Company culture is the visible manifestation of an organization’s ethics, integrity, and reliability. It’s important in every industry, but private equity culture is particularly impactful because building and maintaining trust is the foundation of our industry.
For Limited Partners (LPs) looking to invest with a General Partner (GP), a positive culture is also vital because it’s a good predictor of long-term financial success.
When an LP is trying to find the right GP, the requirement of a proven track record is obvious. But the importance of choosing a GP whose values align with yours isn’t as apparent. Investors need to do “cultural due diligence” on a firm in the same way that a GP would assess an operating company.
LPs should never place investments with a firm they can’t trust, no matter what the financial performance indicators look like. That’s true for many reasons, including that firms with poor culture are more likely to misrepresent financial reporting.
Let’s take a look at what culture is, and why private equity culture is important for LPs.
What is private equity culture?
According to Investopedia, corporate culture is “…the beliefs and behaviors that determine how a company’s employees and management interact and handle outside business transactions. Often, corporate culture is implied, not expressly defined, and develops organically over time from the cumulative traits of the people the company hires.”
Some people mistakenly think of culture as “the fun social things firms do” like team building and celebrations. Those activities definitely contribute to a company’s culture, but investors are more concerned with the underlying forces that drive how the organization interacts on a professional level, both internally and externally with partners, clients, etc.
Private equity culture as a driver of performance
LPs that are looking for a good place to invest will do well to put at least some importance on firm culture. Research shows that a good, strong culture is linked to better financial performance.
Firms with a positive culture are more likely to be strategically innovative. They embrace diversity in thought and problem-solving and are more willing to try new approaches rather than sticking with old processes simply because “this is how we’ve always done it.”
The ability to innovate in areas like business processes, communication, and how investment decisions are made are all examples of small, often culture-driven changes that can make a big difference. The benefit to LPs is that their investment is going into a firm that is forward-thinking—a common predictor of financial success.
Firms with a strong culture are also better at retaining top talent. Recruiters are constantly looking to “poach” the best employees by promising the next exciting and lucrative opportunity. Plus, talented employees are often tempted to strike out on their own and start a firm themselves.
The difficulty of fighting these forces increases substantially if working conditions in the office are less than ideal. Office politics, poor recruiting and management practices, and unfair promotion processes are all things that can drive good employees away—and with them, potential investors.
When a firm is able to retain its top talent through good corporate culture, LPs benefit significantly. Not only does the firm have the talent it needs to grow, but it also maintains the expertise necessary to make solid business decisions and nurture strong relationships.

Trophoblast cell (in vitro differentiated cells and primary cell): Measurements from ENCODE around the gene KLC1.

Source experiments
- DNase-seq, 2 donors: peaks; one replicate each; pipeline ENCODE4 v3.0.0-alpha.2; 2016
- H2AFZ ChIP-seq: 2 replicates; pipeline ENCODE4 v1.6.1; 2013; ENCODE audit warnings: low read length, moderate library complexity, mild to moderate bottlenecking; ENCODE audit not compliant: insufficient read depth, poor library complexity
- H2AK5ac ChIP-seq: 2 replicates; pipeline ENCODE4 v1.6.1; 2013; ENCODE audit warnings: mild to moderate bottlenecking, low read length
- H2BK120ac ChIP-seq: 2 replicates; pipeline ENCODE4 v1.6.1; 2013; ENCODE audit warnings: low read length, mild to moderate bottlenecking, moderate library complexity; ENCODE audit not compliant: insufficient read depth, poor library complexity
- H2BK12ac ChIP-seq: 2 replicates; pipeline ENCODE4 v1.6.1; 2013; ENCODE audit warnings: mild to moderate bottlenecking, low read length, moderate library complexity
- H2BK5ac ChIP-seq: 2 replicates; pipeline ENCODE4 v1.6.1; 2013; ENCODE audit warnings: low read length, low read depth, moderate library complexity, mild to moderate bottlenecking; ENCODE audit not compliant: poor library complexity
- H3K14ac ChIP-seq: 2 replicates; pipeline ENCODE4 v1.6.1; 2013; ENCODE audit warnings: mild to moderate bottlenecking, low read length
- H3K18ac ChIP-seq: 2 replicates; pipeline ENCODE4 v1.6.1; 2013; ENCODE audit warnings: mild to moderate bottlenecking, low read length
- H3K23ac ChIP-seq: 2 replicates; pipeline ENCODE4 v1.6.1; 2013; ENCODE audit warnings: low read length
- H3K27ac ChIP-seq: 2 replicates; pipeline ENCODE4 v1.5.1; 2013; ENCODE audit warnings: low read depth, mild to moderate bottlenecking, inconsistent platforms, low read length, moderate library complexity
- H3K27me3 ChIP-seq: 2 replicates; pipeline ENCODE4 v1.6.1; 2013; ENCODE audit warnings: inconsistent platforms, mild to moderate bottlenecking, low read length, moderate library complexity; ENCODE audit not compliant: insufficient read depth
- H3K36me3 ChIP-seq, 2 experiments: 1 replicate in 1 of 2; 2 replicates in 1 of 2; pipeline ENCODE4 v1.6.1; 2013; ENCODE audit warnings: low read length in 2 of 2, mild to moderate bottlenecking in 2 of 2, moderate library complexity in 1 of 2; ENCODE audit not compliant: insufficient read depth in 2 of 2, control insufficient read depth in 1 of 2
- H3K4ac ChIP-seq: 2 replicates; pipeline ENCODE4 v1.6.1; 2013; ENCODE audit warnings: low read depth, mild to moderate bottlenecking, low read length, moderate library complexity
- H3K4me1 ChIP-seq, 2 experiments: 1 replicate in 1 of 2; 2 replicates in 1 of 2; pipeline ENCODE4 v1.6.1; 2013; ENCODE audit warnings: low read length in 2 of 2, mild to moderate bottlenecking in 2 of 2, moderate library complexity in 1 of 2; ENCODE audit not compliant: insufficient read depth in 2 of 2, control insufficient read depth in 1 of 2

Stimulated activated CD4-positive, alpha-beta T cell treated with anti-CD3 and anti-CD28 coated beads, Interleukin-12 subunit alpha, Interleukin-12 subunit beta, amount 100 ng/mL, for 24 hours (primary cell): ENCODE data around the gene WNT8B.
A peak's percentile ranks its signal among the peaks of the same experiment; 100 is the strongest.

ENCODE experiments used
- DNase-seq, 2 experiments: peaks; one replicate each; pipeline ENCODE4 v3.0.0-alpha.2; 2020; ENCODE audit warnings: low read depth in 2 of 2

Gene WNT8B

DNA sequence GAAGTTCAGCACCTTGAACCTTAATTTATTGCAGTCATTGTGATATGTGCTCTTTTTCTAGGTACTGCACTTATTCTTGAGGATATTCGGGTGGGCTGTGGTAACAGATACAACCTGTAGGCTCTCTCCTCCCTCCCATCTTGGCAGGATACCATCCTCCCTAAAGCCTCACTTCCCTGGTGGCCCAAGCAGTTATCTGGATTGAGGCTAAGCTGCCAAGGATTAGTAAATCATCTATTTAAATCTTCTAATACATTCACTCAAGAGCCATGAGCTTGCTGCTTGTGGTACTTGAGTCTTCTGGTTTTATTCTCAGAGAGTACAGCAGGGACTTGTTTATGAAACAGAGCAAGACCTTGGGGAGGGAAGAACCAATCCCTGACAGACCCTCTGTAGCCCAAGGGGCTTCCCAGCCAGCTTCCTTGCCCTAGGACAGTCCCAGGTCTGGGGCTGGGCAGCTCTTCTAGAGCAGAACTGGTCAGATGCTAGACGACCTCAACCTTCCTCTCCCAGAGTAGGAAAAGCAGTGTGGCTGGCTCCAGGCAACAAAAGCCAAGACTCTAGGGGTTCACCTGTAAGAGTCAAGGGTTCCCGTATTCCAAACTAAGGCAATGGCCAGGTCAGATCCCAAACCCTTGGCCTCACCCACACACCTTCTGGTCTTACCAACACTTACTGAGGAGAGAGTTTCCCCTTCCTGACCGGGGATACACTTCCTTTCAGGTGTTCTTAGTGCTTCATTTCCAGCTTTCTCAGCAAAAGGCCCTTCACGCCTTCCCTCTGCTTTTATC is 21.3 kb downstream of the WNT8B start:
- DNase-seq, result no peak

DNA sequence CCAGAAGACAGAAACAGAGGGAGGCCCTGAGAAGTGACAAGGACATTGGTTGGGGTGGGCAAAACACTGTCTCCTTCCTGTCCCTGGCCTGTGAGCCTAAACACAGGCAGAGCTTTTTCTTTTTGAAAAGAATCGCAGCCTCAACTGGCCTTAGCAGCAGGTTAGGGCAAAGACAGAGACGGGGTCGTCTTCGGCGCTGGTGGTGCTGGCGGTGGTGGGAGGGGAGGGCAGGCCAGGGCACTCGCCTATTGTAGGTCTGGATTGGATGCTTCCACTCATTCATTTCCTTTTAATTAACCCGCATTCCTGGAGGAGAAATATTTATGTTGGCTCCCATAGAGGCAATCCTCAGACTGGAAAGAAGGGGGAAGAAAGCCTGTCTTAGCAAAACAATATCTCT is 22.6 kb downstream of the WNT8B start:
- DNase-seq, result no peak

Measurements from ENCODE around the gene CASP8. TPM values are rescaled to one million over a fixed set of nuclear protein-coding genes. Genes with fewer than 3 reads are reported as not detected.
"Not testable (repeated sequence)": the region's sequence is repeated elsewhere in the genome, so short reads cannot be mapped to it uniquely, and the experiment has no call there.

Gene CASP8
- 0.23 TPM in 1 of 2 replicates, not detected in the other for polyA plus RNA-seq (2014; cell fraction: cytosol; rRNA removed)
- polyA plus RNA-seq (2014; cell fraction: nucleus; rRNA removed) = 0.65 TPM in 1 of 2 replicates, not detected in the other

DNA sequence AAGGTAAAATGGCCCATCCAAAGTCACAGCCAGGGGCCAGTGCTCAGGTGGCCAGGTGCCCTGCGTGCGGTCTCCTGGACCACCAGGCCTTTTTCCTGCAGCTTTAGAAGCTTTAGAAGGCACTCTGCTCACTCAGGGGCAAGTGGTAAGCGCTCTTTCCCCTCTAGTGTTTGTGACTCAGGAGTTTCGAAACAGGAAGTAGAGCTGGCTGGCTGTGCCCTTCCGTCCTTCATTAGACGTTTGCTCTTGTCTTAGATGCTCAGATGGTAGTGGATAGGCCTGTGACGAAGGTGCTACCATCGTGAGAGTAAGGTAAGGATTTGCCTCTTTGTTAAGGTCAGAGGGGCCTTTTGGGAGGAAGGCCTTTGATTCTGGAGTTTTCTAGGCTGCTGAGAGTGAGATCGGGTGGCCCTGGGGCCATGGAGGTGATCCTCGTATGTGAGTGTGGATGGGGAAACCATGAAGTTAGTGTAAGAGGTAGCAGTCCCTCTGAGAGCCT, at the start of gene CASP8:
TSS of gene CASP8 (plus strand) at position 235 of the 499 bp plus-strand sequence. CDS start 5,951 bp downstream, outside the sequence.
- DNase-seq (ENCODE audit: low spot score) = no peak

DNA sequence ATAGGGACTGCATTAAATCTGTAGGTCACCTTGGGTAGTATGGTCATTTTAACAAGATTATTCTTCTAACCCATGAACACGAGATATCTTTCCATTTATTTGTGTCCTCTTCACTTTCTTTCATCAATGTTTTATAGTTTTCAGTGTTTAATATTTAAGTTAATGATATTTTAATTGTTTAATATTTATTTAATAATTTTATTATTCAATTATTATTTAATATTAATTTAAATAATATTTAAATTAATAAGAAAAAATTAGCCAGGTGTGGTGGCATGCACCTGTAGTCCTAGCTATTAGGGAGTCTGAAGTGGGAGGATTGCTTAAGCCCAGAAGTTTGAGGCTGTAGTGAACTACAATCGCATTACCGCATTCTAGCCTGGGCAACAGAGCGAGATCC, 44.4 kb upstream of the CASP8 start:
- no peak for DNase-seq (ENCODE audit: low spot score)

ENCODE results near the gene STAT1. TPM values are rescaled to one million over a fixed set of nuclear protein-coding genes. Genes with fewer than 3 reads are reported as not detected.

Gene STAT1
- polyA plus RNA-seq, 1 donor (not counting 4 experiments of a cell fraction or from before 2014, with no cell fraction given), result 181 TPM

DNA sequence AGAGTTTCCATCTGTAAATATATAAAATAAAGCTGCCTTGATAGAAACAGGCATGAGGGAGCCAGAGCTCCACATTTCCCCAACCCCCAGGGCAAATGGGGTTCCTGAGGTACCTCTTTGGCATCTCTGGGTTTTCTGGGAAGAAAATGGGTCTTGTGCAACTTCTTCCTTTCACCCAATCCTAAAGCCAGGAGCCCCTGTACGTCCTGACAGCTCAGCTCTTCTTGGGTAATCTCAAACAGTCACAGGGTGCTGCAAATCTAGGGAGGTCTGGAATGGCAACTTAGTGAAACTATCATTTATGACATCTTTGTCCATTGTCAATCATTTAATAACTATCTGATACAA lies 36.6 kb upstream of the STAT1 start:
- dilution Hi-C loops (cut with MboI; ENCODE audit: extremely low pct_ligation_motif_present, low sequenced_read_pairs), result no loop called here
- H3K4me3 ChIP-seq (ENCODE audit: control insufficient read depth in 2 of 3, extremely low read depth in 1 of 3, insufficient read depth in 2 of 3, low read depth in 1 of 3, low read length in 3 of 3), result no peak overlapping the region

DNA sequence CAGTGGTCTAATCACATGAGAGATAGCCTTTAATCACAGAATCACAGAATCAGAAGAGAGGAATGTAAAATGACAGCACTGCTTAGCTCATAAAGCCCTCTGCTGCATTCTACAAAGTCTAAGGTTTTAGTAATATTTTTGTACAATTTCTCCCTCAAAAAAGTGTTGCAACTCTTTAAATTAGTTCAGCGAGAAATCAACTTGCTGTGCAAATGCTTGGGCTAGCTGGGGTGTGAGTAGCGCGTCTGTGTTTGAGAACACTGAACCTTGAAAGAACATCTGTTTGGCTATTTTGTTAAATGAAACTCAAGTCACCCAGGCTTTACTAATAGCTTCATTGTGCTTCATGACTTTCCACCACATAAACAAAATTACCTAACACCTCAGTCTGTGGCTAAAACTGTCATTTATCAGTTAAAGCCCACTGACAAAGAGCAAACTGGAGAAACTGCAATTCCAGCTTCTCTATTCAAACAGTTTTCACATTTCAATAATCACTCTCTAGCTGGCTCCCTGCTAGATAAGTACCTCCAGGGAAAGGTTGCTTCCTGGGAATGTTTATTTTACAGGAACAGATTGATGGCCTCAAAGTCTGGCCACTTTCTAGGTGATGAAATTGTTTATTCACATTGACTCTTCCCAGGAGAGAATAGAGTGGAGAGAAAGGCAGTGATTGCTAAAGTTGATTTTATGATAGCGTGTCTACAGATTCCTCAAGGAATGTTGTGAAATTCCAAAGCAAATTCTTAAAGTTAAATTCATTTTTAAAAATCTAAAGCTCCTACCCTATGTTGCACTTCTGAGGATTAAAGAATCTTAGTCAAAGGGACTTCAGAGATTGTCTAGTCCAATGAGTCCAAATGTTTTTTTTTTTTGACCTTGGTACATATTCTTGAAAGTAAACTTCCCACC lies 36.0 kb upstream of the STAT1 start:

Reduce fraud risk with positive firm culture
The dark side of firm culture is that a dysfunctional or toxic work environment has been associated with an increase in fraud. A Glassdoor study linked poor company culture to more deceptive financial reporting.
The report identifies two potential reasons for a negative culture leading to fraudulent outcomes. The first theory is that a company with poor culture tends to set unrealistic performance goals. The case of Wells Fargo employees opening fraudulent customer accounts is an example. Employees were under immense pressure to hit sales goals since compensation and career advancement were tied to those objectives.
This type of sales pressure isn’t unique to Wells Fargo, of course. But, the setting of unrealistic goals led to the de facto acceptance of unethical behavior. Salespeople believed they were more likely to get fired for not hitting their numbers than they were to get caught opening fraudulent accounts and fired for that.
The second theory is that firms with poor company culture lack sufficient “internal controls” to safeguard them from fraudulent behavior. In the absence of institutional controls, strong company culture that is focused on ethics and integrity acts as a safeguard. But in a company that starts to foster a “win at all costs” attitude, these safeguards quickly break down and ethics are tossed out the window.
Better culture, better business
Ultimately, a positive firm culture isn’t simply a “nice to have” attribute. It’s a driver of better relationships and a predictor of financial success that gives investors the confidence they need to take the next step.
Pro Tip: For General Partners, one of the best ways to develop investor trust today is with a secure LP-Portal. Altvia’s LP-Portal helps GPs achieve that goal by enabling fast and secure sharing of many types of files including documents, videos, audio files, and recorded webinars.
Schedule a demo to learn more about this product and how it contributes to a culture of transparency and attentiveness that stakeholders appreciate.